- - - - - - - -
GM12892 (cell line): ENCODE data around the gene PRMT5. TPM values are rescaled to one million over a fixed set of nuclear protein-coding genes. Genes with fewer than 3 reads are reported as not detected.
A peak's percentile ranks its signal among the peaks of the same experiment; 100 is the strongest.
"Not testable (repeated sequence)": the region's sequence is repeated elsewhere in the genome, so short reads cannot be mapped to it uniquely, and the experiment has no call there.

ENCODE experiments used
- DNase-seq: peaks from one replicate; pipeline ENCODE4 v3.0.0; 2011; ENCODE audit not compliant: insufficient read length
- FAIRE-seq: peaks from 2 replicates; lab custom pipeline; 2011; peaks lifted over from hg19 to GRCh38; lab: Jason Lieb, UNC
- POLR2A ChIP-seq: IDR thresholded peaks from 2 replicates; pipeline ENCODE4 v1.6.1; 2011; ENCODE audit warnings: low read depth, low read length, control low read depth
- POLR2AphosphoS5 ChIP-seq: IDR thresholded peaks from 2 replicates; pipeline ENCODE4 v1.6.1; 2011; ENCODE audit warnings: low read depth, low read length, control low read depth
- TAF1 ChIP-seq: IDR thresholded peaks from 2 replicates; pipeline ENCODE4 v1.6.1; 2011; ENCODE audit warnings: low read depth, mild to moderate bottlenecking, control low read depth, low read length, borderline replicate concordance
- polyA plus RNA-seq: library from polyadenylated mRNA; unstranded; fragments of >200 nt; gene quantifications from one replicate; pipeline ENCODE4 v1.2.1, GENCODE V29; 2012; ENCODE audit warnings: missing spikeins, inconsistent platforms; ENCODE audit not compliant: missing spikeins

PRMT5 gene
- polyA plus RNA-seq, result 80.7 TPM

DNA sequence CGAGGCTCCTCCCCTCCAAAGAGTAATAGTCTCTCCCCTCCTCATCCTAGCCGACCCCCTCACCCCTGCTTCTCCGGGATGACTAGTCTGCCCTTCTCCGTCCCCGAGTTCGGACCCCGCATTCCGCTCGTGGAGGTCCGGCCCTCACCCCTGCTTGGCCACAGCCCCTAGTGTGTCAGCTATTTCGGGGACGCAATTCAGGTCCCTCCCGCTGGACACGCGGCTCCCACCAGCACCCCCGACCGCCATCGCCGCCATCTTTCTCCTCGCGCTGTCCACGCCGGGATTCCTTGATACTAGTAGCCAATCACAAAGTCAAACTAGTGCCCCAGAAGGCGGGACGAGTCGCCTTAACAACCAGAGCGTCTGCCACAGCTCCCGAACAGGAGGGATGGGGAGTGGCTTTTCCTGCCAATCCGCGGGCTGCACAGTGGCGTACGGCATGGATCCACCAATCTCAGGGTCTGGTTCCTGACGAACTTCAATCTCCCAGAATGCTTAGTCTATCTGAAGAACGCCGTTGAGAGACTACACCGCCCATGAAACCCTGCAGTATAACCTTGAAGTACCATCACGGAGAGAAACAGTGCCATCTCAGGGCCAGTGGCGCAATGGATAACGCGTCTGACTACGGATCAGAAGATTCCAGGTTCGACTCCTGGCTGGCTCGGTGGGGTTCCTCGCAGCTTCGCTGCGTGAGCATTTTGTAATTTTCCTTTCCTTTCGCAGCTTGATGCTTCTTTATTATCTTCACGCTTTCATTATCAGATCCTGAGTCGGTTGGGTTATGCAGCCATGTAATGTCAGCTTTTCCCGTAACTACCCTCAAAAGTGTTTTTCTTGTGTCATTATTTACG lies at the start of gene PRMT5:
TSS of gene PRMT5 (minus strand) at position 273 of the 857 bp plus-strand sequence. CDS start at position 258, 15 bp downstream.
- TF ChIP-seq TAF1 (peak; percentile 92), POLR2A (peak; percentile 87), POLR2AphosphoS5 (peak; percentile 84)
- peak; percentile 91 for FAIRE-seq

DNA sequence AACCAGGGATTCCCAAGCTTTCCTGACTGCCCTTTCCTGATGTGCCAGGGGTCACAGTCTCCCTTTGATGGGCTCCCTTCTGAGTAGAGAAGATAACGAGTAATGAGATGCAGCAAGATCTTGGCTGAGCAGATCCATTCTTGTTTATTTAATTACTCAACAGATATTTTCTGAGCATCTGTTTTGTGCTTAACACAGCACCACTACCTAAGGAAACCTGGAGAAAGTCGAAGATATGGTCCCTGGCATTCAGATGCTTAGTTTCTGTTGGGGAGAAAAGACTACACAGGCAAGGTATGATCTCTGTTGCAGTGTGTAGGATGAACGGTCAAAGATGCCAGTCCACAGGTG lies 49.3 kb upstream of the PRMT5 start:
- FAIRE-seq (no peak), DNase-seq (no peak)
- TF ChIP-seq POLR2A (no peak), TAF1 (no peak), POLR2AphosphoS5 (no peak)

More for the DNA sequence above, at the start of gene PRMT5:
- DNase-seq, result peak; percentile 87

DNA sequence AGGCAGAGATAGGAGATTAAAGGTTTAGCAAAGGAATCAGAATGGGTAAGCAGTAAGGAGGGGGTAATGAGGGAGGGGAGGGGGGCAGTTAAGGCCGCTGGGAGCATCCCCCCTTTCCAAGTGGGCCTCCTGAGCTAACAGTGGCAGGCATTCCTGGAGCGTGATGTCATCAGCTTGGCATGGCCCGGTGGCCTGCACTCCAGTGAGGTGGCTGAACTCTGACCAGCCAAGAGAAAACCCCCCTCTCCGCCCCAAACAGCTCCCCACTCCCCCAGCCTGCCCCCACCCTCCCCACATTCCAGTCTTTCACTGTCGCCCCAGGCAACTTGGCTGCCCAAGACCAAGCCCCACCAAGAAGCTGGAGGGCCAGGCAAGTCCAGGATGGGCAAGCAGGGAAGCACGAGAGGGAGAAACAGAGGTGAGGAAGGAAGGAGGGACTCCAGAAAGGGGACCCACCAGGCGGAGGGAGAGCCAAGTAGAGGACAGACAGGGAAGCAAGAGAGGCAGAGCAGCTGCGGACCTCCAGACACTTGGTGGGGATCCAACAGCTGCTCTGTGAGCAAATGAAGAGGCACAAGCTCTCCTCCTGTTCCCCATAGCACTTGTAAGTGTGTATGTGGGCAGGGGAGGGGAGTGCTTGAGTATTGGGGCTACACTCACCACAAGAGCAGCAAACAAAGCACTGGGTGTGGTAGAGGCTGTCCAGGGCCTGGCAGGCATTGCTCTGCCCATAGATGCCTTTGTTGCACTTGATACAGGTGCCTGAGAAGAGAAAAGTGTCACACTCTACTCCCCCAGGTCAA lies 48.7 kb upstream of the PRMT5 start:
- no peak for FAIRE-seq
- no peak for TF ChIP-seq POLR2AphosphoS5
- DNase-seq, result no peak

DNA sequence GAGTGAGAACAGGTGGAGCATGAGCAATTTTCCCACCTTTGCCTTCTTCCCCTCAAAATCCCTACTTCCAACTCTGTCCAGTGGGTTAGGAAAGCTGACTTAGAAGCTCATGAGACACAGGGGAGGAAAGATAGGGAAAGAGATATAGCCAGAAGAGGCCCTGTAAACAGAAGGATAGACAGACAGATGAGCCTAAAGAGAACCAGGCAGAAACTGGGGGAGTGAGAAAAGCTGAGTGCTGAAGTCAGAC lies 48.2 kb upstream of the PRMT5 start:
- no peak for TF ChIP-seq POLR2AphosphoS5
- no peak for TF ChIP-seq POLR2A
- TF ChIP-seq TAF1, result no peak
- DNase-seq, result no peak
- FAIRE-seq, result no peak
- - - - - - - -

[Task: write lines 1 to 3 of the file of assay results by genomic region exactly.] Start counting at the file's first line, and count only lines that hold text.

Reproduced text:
GM12892 (cell line): ENCODE data around the gene PRMT5. TPM values are rescaled to one million over a fixed set of nuclear protein-coding genes. Genes with fewer than 3 reads are reported as not detected.
A peak's percentile ranks its signal among the peaks of the same experiment; 100 is the strongest.
"Not testable (repeated sequence)": the region's sequence is repeated elsewhere in the genome, so short reads cannot be mapped to it uniquely, and the experiment has no call there.